If you don’t have time for a performance, you can always check out the Hafren Gallery, a contemporary arts space that showcases works inspired by the nature and landscapes of the countryside surrounding Newtown.



  • Order, order. Pryce Jones was a draper, born in Newtown in 1834, who inadvertently changed the world. In 1861, he had the bright idea of using the national postal service to sell his wares, turning his company into the world’s first mail order business. You can trace a line from the catalogues that advertised his products to today’s online retailers like Amazon – though the online giant can’t boast of having both Queen Victoria and Florence Nightingale as customers.


  • Have I got news for you. You’ll find branches of newsagents/stationers/booksellers WH Smith on high streets up and down the country, but the one in Newtown is a little bit different. While all the other stores were being modernised in the 1970s, Newtown’s was returned to how it looked when it first opened in 1927. Its traditional stylings are still an eye-catching feature amid the town’s storefronts – and there’s a small museum upstairs detailing the company history of WH Smith.


  • Crossover appeal. Though the narrow bridge that carries National Cycle Route 81 across the River Severn was only built in 1972, its roots go back quite some time further. A private wooden footbridge was first erected in the early 19th century, which travellers were charged a halfpenny to cross by a man named Tommy King. As a result, it came to be known as Halfpenny Bridge or King’s Bridge. It was swept away several times by floods before eventually being replaced with the current incarnation.


  • Water damage. Another victim of Newtown’s floods was St Mary’s Church. Founded in the 13th century, it served as the parish church for 500 years before repeated inundations led to the building of replacement St David’s in 1847, a safer distance from the surging waters of the Severn. The ruins of the church are now best known as the final resting place of Newtown-born Robert Owen, the socialist, industrialist and philanthropist who pioneered the global cooperative movement.



There’s a lot to see and do here in Newtown, so we’ve highlighted some things you won’t want to miss. We want you to get the most out of your time in town, so we’ve arranged things in a way that makes sense geographically when you’re going from place to place. But don’t worry if you’re on a tight schedule and can’t spend a whole day here. These are just suggestions and you’re free to focus on whatever sparks your curiosity.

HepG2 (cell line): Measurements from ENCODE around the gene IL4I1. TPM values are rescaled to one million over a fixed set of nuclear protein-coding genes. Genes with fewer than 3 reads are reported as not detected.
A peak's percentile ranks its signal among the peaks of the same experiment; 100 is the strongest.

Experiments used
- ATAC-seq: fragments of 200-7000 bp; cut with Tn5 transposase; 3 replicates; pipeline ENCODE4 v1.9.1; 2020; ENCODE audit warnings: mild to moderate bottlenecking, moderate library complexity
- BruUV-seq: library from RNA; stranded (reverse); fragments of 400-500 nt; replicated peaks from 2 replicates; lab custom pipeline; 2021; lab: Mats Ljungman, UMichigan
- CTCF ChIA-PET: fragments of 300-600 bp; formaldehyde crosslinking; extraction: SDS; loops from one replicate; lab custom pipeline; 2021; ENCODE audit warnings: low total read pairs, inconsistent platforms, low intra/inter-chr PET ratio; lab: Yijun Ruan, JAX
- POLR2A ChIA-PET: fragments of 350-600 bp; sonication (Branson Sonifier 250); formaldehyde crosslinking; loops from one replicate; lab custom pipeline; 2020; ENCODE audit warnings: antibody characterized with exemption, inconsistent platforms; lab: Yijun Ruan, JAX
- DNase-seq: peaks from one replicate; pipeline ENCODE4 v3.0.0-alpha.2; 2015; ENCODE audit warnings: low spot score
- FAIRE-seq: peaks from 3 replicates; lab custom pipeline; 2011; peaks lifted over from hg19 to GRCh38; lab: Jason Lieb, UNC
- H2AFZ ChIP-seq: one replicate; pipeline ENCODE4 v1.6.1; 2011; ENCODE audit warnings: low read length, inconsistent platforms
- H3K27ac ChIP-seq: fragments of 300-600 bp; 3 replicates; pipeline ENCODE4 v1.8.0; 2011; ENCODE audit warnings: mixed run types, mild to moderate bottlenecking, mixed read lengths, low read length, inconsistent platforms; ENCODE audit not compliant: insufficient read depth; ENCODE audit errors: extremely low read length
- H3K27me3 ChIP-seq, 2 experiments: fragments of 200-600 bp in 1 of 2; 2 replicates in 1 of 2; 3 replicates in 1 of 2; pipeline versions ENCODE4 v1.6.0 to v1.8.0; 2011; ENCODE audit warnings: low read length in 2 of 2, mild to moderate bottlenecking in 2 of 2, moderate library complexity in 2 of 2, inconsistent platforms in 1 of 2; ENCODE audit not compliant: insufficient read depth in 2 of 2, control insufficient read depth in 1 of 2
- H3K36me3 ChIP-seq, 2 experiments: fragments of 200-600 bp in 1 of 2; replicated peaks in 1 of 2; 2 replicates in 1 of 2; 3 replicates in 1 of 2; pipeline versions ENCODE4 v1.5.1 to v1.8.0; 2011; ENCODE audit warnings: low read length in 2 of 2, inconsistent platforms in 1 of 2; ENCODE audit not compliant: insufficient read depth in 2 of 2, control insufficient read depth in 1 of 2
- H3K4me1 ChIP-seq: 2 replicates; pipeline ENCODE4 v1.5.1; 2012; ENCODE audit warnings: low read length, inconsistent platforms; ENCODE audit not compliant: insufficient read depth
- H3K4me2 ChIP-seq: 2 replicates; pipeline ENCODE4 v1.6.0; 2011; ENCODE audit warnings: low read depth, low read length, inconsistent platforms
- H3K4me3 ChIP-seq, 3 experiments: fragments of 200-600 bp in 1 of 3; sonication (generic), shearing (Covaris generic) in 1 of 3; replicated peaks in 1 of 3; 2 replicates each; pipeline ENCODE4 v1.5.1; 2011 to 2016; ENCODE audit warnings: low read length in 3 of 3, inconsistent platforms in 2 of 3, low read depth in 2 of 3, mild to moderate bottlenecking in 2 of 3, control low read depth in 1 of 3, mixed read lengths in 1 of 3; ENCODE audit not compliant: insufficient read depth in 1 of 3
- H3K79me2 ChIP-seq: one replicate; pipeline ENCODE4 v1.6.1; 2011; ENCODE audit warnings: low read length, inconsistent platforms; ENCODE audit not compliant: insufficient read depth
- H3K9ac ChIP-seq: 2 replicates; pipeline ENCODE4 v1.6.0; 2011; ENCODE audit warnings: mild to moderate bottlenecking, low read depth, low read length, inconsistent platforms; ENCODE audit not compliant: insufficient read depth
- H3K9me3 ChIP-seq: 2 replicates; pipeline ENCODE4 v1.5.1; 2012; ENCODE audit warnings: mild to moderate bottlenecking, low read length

Newtown Textile Museum

Get started by exploring our industrial past at Newtown Textile Museum. Housed in a 19th-century hand loom weaving factory on Commercial Street, it offers a fascinating glimpse back into a time when Newtown was at the heart of the British wool and flannel business.


The bottom half of the building is made up of cottages where the factory workers lived, while the top features the workshops themselves. You’ll see antique weaving machinery, demonstrations of traditional woolcraft and an impressive collection of exhibits that detail Newtown’s rapid rise from rural market town to centre of industry.


Robert Owen Museum

Learn about the life of another of Newtown’s most significant exports. The museum tells the story the of saddler’s son turned industrialist who gave birth to the global cooperative movement and was hailed as ‘Britain’s first socialist’.


Born in 1771 just a few steps from where the museum now stands, Owen spent his life improving the working and living conditions of employees during the Industrial Revolution, building schools and setting up labour exchanges and unions. If you have time, you can also take a look at Owen’s tomb and memorial, found in the churchyard of the ruined St Mary’s Church on the banks of the Severn.


Oriel Davies Gallery

Wander over to the corner of Newtown Park, where you’ll find Oriel Davies Gallery. At this contemporary art space and community hub, you can browse a rotating programme of exhibitions showing off art from Wales and beyond. If you feel inspired, you can even join in with workshops and classes to brush up on your creative skills.


Trehafren Hill

Follow National Cycle Route 81 as it traces the River Severn to Trehafren Hill. Strung with a network of footpaths, this rugged green space has long been popular with walkers, but it recently added a new string to its bow. A community-led project has built a thrilling BMX pump track and bone-shaking off-road mountain bike trail, making the hill a magnet for two-wheeled enthusiasts looking to test themselves against the challenging terrain.


Theatr Hafren

Finish the day with a show at Theatr Hafren, one of Mid Wales’s top entertainment venues. You can take your pick from a busy calendar of events that covers dance, theatre, opera, comedy and talks from popular authors and celebrities. There’s also a programme of workshops and classes in a variety of performance and artistic forms – perfect if you’ve ever fancied treading the boards yourself.